CNN's Toobin: Mueller's findings on obstruction 'all but an explicit invitation to Congress'

CNN chief legal analyst Jeffrey Toobin said Thursday that the special counsel's view that Congress should handle investigations into whether President TrumpDonald John TrumpFauci says his meetings with Trump have 'dramatically decreased' McEnany criticizes DC mayor for not imposing earlier curfew amid protests Stopping Israel's annexation is a US national security interest MORE obstructed justice is "all but an invitation" for Democrats to begin impeachment proceedings.

Speaking during a panel discussion, Toobin quoted a finding from a section of special counsel Robert MuellerRobert (Bob) MuellerCNN's Toobin warns McCabe is in 'perilous condition' with emboldened Trump CNN anchor rips Trump over Stone while evoking Clinton-Lynch tarmac meeting The Hill's 12:30 Report: New Hampshire fallout MORE's report that found that Congress could investigate the president for any "corrupt exercise" of power to be a sign that Mueller's team had opened the door for Congress to pursue obstruction investigations against Trump.

"The conclusion that Congress may apply the obstruction laws to the President's corrupt exercise of the powers of office accords with our constitutional system of checks and balances and the principle that no person is above the law," reads the line from Mueller's report quoted by Toobin.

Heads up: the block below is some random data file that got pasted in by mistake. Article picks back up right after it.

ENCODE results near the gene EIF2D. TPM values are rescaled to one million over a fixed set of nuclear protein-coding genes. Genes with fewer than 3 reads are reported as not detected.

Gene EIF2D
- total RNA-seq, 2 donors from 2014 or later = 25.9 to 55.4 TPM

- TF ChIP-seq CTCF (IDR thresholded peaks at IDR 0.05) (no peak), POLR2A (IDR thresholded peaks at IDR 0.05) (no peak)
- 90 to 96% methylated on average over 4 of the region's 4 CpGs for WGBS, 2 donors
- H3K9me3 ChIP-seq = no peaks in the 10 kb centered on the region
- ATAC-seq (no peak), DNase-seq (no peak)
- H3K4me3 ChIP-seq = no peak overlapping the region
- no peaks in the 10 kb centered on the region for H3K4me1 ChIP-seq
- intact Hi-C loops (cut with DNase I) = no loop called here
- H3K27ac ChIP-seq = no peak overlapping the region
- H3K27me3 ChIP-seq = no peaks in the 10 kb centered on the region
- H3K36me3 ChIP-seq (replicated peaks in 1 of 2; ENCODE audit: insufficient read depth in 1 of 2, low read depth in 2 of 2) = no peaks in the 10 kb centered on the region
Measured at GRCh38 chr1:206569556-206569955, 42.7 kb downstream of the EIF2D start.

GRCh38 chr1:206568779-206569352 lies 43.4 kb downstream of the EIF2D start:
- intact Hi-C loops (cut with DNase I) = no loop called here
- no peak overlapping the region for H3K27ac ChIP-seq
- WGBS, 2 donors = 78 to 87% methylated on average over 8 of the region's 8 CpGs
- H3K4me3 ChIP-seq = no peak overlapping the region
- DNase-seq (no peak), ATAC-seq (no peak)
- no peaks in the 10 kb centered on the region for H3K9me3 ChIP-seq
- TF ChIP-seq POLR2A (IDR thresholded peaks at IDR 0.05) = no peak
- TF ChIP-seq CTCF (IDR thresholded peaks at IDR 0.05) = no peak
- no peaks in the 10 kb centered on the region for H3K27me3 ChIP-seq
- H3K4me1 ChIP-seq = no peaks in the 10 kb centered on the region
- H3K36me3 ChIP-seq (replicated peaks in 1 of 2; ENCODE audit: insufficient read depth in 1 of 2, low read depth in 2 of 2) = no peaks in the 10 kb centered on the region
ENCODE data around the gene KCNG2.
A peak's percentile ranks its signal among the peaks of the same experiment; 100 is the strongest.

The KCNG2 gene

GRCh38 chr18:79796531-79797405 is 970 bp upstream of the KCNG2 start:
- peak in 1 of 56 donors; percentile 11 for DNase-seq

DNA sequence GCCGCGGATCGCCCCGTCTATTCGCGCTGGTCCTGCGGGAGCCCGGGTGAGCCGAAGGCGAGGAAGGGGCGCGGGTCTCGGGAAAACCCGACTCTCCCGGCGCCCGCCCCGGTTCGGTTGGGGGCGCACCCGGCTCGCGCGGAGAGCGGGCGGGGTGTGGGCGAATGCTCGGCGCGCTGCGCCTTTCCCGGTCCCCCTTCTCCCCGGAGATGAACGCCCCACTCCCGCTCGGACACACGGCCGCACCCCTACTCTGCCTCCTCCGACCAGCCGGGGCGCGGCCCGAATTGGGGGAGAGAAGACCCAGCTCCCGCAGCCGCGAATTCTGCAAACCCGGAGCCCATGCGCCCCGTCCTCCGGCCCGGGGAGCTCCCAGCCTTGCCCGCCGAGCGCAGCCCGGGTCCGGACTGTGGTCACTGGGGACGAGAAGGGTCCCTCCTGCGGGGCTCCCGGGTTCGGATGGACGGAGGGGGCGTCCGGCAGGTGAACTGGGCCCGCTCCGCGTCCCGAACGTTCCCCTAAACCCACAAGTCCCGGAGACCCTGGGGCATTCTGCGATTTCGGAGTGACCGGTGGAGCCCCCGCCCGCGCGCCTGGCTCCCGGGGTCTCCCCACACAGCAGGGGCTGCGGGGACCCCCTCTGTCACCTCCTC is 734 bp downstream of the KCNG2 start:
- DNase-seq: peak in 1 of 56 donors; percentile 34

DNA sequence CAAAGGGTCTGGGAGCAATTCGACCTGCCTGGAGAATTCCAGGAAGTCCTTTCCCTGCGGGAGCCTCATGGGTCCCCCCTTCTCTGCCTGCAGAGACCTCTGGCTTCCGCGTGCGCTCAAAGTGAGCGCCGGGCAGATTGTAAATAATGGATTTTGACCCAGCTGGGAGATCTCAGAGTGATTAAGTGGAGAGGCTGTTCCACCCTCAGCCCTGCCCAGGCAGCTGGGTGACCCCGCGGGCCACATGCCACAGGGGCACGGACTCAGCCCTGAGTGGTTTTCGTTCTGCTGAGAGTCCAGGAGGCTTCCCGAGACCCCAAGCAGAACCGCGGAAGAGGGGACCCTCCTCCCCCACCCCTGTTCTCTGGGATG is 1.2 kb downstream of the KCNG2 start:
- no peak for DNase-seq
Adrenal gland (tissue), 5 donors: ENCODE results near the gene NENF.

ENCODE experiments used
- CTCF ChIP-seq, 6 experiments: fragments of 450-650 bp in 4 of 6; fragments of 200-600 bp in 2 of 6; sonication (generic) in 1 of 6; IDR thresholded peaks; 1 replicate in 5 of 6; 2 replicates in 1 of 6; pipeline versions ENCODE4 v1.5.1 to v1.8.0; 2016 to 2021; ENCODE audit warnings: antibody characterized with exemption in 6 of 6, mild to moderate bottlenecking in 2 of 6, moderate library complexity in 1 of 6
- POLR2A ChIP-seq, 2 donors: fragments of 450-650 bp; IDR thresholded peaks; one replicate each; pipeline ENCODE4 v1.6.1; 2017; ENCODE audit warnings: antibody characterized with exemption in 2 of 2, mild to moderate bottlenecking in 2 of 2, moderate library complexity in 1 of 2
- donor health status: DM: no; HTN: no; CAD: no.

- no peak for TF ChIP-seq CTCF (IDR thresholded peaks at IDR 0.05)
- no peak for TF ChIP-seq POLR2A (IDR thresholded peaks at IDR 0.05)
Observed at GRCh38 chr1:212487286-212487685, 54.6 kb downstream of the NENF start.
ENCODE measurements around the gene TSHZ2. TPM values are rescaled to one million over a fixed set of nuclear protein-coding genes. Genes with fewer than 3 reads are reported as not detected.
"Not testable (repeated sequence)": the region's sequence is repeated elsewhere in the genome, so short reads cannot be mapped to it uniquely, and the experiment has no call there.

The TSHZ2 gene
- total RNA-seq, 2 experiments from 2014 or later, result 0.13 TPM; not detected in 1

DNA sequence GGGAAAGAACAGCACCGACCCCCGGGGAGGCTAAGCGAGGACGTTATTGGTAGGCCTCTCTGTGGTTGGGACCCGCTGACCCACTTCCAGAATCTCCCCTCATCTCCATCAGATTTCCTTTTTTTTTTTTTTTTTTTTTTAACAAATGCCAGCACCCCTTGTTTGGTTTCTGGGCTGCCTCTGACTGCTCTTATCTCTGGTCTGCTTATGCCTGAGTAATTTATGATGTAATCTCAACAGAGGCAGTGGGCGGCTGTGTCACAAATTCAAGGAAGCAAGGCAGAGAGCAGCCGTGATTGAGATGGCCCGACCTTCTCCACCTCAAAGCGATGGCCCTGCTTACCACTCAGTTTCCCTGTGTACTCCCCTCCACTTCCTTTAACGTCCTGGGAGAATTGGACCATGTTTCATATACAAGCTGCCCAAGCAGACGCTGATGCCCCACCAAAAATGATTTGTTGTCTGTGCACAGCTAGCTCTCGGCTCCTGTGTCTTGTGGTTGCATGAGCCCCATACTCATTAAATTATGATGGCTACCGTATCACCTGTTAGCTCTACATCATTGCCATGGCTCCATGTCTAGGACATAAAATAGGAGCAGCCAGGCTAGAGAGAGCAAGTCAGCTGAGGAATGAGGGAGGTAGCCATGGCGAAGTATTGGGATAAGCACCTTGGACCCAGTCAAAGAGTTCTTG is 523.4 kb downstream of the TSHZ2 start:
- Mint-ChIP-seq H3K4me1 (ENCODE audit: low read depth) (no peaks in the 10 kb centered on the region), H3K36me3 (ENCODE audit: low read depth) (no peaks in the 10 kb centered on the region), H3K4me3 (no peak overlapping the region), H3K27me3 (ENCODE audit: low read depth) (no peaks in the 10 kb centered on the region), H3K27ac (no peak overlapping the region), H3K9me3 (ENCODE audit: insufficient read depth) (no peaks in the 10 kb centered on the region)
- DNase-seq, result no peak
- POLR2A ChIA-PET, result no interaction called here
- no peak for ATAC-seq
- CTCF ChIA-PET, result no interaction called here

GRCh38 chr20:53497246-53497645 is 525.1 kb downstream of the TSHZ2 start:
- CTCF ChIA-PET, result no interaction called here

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"There's a sentence here that is all but an explicit invitation for Congress to impeach the president," Toobin argued, referring to line from Mueller's report. "I just think this sentence is enormously important."

The broader section of the report quoted by Toobin details Mueller's findings that Congress has the authority to prevent corrupt abuses of power potentially committed by the president, an avenue House Democrats such as Judiciary Committee Chairman Jerrold NadlerJerrold (Jerry) Lewis NadlerHouse Democrats unveil measure to condemn police brutality House Democrats call on DOJ to investigate recent killings of unarmed black people  Gun control group rolls out House endorsements MORE (N.Y.) have indicated they will pursue.

“With respect to whether the President can be found to have obstructed justice by exercising his powers under Article II of the Constitution, we concluded that Congress has authority to prohibit a President’s corrupt use of his authority in order to protect the integrity of the administration of justice,” Mueller's report reads.

Nadler spokesman Daniel Schwarz said in a statement to reporters Thursday following the report's release that there was a "clear message sent by Mueller to Congress."

In his own statement, Nadler said Thursday that "[e]ven in its incomplete form, the Mueller report outlines disturbing evidence that President Trump engaged in obstruction of justice and other misconduct."

Other Democrats including House Majority Leader Steny HoyerSteny Hamilton HoyerKey races to watch in Tuesday's primaries Overnight Defense: Democrats expand probe into State IG's firing | House schedules late June votes with defense bill on deck | New Navy secretary sworn in House scheduled to return for votes in late June MORE (Md.) have said that impeachment is "not worthwhile" following the release of the report.